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Setting posts in difficult ground

Tips for rough ground

Building fence is more challenging in rocky, frozen or swampy ground when it’s impossible to dig post holes efficiently, or pound posts. Michael Thomas of Thomas and Son Custom Fencing, at Baker, Idaho, says options in rocks include chipping or prying the rocks out with a hand bar, or using a hammer drill. “This works for drilling small-diameter holes into solid rock to insert a steel post, or even a bigger hole for a brace post,” he says.

“You can use either a pneumatic hammer drill that runs off an air compressor or an electric hammer drill and a generator. These work fairly well, especially if you use a heavy-duty industrial model. A small one won’t do the job in big rocks,” he says. With a good drill you can put posts into fairly solid rock.

In some terrain, where it’s not too steep and there are surface rocks, you can create an above-ground basket/cage of rocks as a brace to anchor the fence, in lieu of brace posts. Gather and stack the rocks and secure them with net wire, or make a cage and put rocks into it. “A cage three to four feet in diameter makes a solid anchor to secure your fence wire and stretch it from there,” he says. If terrain is too rocky to set wood posts, you can usually put steel posts into the ground deep enough to hold, using rock baskets every so often for braces.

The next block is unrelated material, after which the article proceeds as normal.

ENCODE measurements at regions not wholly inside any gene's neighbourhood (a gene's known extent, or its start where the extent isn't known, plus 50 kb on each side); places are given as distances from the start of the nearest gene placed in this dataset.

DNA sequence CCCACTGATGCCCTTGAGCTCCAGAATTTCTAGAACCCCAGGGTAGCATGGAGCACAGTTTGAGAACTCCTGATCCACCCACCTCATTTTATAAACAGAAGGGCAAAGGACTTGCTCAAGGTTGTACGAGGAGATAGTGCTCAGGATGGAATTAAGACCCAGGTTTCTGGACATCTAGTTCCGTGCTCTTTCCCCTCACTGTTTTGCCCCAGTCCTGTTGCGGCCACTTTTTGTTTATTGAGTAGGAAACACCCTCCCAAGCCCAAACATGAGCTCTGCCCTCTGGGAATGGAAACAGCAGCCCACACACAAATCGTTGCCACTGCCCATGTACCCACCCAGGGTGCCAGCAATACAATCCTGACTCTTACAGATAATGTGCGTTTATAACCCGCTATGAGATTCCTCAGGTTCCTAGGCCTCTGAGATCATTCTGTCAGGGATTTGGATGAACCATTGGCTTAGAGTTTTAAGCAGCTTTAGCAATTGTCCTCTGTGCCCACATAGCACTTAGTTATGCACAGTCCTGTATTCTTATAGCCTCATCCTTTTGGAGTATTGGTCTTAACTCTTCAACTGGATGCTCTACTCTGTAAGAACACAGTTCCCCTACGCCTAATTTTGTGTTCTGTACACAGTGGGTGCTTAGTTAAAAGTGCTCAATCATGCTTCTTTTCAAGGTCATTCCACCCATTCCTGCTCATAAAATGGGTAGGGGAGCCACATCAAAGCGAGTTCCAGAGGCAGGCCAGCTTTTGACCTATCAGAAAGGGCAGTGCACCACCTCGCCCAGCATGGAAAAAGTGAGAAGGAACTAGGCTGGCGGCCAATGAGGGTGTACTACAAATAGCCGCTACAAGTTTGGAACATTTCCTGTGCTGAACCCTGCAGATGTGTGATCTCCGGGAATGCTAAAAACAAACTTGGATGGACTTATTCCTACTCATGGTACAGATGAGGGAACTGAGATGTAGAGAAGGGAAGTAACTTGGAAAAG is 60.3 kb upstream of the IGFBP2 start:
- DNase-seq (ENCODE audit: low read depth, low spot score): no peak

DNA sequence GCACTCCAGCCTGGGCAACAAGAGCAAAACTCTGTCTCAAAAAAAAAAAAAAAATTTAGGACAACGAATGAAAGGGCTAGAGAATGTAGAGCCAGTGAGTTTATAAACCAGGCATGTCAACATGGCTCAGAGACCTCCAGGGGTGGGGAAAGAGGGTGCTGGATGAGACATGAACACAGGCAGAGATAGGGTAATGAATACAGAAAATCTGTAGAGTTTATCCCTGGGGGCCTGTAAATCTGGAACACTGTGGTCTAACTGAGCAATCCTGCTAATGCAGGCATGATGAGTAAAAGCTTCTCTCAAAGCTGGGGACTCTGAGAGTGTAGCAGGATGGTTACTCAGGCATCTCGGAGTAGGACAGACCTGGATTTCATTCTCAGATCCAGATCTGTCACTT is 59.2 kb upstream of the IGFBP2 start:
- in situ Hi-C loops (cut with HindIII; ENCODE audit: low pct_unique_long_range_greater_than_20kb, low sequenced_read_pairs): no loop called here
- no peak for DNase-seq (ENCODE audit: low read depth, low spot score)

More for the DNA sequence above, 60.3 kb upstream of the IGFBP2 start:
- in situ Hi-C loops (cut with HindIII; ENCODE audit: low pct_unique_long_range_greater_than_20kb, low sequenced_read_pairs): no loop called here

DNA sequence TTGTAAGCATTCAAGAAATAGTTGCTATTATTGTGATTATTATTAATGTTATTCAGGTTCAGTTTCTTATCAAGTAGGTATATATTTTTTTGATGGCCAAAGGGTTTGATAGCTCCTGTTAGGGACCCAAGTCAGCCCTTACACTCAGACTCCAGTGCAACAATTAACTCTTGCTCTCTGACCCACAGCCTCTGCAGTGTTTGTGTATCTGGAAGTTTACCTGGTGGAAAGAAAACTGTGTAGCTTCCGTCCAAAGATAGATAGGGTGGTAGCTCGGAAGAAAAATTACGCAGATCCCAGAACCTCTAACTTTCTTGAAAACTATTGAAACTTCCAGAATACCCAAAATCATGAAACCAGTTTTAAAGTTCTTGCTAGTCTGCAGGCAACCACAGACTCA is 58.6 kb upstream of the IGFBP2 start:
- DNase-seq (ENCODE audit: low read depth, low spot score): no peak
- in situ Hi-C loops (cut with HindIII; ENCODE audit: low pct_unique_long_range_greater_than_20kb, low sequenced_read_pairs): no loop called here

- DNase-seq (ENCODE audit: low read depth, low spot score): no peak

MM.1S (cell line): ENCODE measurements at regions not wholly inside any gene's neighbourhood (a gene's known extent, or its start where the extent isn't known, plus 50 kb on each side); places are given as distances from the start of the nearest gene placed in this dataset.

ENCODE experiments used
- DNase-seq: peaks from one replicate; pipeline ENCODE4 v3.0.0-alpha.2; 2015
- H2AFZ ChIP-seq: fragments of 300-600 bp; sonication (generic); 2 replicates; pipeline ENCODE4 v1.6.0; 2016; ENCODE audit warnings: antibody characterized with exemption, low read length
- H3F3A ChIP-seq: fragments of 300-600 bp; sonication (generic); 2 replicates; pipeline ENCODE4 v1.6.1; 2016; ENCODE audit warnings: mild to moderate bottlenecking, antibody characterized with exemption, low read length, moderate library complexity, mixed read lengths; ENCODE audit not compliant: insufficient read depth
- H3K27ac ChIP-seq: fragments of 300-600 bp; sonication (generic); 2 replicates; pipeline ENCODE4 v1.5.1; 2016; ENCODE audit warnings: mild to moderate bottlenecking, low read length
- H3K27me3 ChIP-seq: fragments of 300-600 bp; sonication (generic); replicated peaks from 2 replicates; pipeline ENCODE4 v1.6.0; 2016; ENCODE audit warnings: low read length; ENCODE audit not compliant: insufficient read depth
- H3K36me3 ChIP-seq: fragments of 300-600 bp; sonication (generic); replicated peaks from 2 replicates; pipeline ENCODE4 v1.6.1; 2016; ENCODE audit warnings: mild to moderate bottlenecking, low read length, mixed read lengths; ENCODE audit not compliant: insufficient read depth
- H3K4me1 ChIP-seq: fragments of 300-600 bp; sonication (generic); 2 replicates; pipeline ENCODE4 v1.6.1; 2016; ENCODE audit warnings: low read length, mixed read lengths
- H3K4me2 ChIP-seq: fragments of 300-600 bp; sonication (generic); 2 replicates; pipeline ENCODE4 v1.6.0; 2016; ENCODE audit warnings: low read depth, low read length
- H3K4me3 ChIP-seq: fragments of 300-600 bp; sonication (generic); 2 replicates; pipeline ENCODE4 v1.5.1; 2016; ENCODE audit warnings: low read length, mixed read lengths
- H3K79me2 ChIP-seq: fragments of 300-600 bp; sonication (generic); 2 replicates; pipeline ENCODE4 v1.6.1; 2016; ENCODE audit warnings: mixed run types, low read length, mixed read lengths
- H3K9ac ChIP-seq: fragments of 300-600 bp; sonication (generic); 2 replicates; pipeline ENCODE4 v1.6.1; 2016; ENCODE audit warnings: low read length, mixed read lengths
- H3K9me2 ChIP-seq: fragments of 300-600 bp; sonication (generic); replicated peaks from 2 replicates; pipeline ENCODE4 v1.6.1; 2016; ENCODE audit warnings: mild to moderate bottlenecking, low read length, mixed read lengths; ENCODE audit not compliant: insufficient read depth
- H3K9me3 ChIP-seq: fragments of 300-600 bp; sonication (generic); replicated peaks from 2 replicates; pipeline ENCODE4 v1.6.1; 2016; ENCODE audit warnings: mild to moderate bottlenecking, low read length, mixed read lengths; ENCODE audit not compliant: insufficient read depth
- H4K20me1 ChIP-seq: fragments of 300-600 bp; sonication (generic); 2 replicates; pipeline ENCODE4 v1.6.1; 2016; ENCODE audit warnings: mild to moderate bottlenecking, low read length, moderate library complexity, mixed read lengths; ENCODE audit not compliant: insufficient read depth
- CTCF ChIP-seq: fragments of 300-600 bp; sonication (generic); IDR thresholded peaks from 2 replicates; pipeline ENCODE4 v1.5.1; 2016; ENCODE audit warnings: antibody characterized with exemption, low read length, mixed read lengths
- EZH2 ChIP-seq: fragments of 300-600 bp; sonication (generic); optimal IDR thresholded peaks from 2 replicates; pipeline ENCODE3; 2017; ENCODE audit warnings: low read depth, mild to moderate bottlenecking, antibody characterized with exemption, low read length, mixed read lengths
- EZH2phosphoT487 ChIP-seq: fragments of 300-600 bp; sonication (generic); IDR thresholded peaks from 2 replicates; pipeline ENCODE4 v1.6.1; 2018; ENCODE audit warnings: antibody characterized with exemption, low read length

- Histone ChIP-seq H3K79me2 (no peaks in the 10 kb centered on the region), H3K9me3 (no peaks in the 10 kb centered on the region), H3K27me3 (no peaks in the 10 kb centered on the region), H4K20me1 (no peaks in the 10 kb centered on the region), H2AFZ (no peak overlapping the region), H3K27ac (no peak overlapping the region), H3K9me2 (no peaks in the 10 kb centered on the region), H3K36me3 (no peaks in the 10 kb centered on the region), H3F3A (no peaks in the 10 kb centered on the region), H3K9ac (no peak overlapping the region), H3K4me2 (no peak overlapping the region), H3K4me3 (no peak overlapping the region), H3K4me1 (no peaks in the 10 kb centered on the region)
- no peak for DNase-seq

Another strategy for rocks/frozen ground when using a post pounder is to use a metal “post” to create a pilot hole. The pilot post will often go down through rocky ground if it’s not solid bedrock, pushing aside the rocks, and will penetrate frozen ground, whereas a wood post would be forced out of line or shatter. Thomas uses a seven-foot-tall metal pilot post to create holes for wood posts in difficult conditions.

“The pilot post is only three or four inches in diameter and creates a hole to put the wood post into. The pointed bottom is solid drill steel about three feet long (to break the rock). Drill stem cone won’t hold up, but drill steel in the tip will break most rocks or push them out of the way. The rest of the pilot post is hollow, like well casing. This makes it lighter to carry. The top has a solid cap for the post pounder to hit. You drive the pilot post as far as you can, pull it out with the tractor loader, and insert your wood post into the pilot hole and drive it in — forcing it into the slightly smaller hole — and it is very solid and secure,” explains Thomas.

“If you are using an automated driver, the pilot post is handy to start the hole if you have to drive through rocks or frost, or tree roots. Just make sure you can pull the pilot post back out. Most of the automated drivers are already affixed to a loader or a three-point hitch that you can pull it out with. When you build a pilot post, make sure you have a way to hook a chain to it and pull it back out,” he says.

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